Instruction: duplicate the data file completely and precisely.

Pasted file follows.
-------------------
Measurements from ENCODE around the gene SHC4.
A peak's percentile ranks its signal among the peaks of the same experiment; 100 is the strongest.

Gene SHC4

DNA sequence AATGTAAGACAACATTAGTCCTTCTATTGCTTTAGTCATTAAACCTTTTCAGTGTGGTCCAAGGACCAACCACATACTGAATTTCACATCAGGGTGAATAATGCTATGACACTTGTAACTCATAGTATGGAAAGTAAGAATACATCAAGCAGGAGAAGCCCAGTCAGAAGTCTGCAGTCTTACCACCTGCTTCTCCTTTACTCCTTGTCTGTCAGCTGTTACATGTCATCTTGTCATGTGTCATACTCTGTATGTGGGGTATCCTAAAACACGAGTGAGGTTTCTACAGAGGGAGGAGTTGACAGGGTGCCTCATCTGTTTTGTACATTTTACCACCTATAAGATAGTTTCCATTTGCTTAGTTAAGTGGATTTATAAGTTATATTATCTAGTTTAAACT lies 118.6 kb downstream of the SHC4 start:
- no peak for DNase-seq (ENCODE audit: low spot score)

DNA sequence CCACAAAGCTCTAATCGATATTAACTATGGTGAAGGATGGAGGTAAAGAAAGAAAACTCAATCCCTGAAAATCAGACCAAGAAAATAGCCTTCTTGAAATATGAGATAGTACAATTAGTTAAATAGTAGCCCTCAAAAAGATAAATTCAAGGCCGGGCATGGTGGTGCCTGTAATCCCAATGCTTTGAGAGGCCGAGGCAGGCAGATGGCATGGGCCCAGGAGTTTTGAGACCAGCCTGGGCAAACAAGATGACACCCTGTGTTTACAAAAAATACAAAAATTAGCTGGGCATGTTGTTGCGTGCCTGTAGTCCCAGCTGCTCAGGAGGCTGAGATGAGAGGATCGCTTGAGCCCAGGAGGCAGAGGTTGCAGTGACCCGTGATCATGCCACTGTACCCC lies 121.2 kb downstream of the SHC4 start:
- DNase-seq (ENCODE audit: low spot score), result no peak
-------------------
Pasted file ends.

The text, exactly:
Measurements from ENCODE around the gene SHC4.
A peak's percentile ranks its signal among the peaks of the same experiment; 100 is the strongest.

Gene SHC4

DNA sequence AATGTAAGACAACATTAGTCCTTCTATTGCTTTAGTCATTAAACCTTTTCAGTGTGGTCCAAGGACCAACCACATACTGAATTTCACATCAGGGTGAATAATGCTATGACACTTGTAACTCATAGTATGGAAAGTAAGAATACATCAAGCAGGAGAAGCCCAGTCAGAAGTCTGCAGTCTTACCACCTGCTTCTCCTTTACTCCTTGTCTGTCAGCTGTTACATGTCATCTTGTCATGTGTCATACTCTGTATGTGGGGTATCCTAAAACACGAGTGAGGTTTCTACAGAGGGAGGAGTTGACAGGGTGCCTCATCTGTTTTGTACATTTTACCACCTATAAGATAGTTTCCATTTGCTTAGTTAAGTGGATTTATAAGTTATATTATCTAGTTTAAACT lies 118.6 kb downstream of the SHC4 start:
- no peak for DNase-seq (ENCODE audit: low spot score)

DNA sequence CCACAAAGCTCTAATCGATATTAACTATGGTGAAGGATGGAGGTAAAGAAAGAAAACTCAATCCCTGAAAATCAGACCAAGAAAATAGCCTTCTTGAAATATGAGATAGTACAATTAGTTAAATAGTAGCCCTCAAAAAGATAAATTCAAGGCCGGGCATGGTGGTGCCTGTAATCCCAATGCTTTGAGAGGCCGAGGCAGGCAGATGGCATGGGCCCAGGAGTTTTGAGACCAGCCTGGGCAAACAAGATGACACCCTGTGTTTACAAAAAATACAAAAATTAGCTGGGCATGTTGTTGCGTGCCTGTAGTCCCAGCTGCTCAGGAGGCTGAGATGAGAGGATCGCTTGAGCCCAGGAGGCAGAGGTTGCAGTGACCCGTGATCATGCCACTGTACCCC lies 121.2 kb downstream of the SHC4 start:
- DNase-seq (ENCODE audit: low spot score), result no peak